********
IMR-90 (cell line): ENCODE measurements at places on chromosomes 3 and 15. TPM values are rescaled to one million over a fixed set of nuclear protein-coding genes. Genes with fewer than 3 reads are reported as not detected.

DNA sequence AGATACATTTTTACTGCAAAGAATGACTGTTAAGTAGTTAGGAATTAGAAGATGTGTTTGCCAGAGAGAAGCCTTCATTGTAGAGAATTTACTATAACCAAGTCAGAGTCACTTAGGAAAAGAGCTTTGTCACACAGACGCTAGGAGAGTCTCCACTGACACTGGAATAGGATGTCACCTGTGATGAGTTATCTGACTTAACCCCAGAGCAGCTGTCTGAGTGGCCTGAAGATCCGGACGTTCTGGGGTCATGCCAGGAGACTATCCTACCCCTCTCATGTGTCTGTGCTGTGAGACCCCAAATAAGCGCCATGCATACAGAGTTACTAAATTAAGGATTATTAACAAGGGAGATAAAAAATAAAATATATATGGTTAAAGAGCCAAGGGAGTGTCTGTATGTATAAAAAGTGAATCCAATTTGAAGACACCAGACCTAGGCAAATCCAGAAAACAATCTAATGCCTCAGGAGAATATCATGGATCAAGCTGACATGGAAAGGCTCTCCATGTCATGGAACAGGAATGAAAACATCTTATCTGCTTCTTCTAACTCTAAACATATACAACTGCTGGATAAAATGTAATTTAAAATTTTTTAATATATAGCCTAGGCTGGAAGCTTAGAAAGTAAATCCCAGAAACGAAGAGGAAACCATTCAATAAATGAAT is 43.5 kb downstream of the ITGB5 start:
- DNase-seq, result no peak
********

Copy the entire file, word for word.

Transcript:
IMR-90 (cell line): ENCODE measurements at places on chromosomes 3 and 15. TPM values are rescaled to one million over a fixed set of nuclear protein-coding genes. Genes with fewer than 3 reads are reported as not detected.

DNA sequence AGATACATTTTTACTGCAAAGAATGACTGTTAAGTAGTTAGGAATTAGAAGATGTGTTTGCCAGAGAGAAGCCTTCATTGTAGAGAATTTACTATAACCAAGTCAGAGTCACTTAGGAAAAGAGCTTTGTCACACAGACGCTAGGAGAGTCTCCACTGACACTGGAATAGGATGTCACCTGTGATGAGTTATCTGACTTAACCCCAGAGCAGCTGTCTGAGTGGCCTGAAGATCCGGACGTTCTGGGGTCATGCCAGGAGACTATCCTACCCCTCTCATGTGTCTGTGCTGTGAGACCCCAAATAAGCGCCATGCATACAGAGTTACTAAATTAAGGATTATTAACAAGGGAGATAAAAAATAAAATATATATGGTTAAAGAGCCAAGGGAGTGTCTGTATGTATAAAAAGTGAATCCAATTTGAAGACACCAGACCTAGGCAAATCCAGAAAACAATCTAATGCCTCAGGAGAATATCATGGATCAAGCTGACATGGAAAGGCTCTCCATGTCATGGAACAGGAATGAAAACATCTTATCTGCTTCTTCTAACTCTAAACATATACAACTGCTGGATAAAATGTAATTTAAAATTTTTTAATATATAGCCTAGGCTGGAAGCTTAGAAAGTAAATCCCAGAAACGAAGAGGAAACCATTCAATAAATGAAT is 43.5 kb downstream of the ITGB5 start:
- DNase-seq, result no peak